Anti-Bolshevik Bloc of Nations (ABN). A co-ordinating center for anti-Communist émigré political organizations from Soviet and other socialist countries. The ABN attributes its existence and its ideological foundations to an underground conference of representatives of non-Russian peoples that took place on 21-22 November 1943 near Zhytomyr on the initiative of the Organization of Ukrainian Nationalists, and at which a platform of joint revolutionary struggle against Russian communism was formulated. The goal of the ABN was the dismemberment of the Soviet Union into national states. Given an organizational structure in Munich in 1946, the ABN extended its scope of activity to include the Eastern European emigration. The following organizations were members of the ABN from its inception or for varying periods of time: ‘Free Armenia’ Committee, Bulgarian National Front, Belorussian Central Council, Cossack National Liberation Movement, Croatian National Liberation Movement, Czech Movement for Freedom (Za Svobodu), Czech National Committee, Estonian Liberation Movement, Union of the Estonian Fighters for Freedom, Georgian National Organization, Hungarian Liberation Movement, Hungarian Mindszenty Movement, Latvian Association for the Struggle against Communism, Lithuanian Rebirth Movement, Slovak Liberation Committee, National Turkestanian Unity Committee, United Hetman Organization, and the Organization of Ukrainian Nationalists (Bandera faction). In the 1970s two anti-Communist organizations, For the Freedom of Vietnam and Cuba Libre, joined the ABN. Some local émigré organizations also belong to the ABN. In several countries (the United States of America, Canada, Great Britain) national ABN and ABN support groups, such as the American Friends of the ABN, were active; in others (Belgium, Italy, Australia, Argentina, etc) the organization was represented by branch offices and groups. Youth sections of the ABN were active in Great Britain and the United States.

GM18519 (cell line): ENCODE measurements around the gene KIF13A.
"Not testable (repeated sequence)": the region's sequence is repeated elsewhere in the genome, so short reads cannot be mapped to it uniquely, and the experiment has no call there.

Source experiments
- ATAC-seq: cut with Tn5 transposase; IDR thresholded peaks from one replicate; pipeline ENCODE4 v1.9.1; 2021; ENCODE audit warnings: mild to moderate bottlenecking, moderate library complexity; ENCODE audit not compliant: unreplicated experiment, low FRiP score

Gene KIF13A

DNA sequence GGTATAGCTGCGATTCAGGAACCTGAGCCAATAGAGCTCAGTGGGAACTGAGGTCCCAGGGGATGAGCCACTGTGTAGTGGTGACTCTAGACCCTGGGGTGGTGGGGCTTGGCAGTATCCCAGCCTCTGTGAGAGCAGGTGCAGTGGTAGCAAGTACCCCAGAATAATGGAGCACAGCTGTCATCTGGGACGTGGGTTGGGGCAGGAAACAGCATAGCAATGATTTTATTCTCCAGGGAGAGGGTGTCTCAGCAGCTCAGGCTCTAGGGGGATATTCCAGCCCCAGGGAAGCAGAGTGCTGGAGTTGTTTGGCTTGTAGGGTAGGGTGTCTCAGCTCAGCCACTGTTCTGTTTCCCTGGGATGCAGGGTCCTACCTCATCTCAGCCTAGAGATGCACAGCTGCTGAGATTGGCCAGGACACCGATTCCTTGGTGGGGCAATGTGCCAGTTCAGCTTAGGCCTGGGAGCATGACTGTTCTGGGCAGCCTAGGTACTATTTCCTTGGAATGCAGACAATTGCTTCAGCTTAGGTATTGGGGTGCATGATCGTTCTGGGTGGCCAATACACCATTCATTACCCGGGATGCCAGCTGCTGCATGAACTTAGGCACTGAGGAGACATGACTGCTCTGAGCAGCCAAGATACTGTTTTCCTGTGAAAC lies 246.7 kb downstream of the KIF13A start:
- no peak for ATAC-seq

The ABN was headed by Yaroslav Stetsko from the time of its inception to 1986, the year of his death. He was succeeded by his widow, Slava Stetsko. The chairmen of the ABN Peoples' Council included V. Berzins, V. Kajum-Khan, F. Ďurčanský, F. Farkas de Kisbarnak, and R. Ostrowski. The long-time general secretaries were N. Nakashidze and C. Pokorný. The ABN disbanded in 1996 following the dissolution of the USSR.

The ABN conducted information-propaganda activity through its periodical and non-periodical publications in various languages, including the bimonthly ABN Correspondence (1950–96; initially in English, German, and French, later in English only), and Resistencia y Liberación (Buenos Aires). Also associated with the ABN was the journal L'est européen (Paris).

The headquarters and cells of the ABN organized mass anti-Soviet rallies, protest demonstrations, press conferences, and international congresses, and the distribution of various memoranda. The ABN co-operated with the World Anti-Communist League (WACL) and the European Freedom Council (EFC). Representatives from the ABN and related organizations participated in the congresses of the WACL and EFC.

Ukrainians formed the most active group in the ABN (specifically, the OUN(b) and organizations of the Ukrainian Liberation Front) and were also the main financers of its activities. The headquarters of the ABN were, from the start, in Munich.

V. Markus


Encyclopedia of Ukraine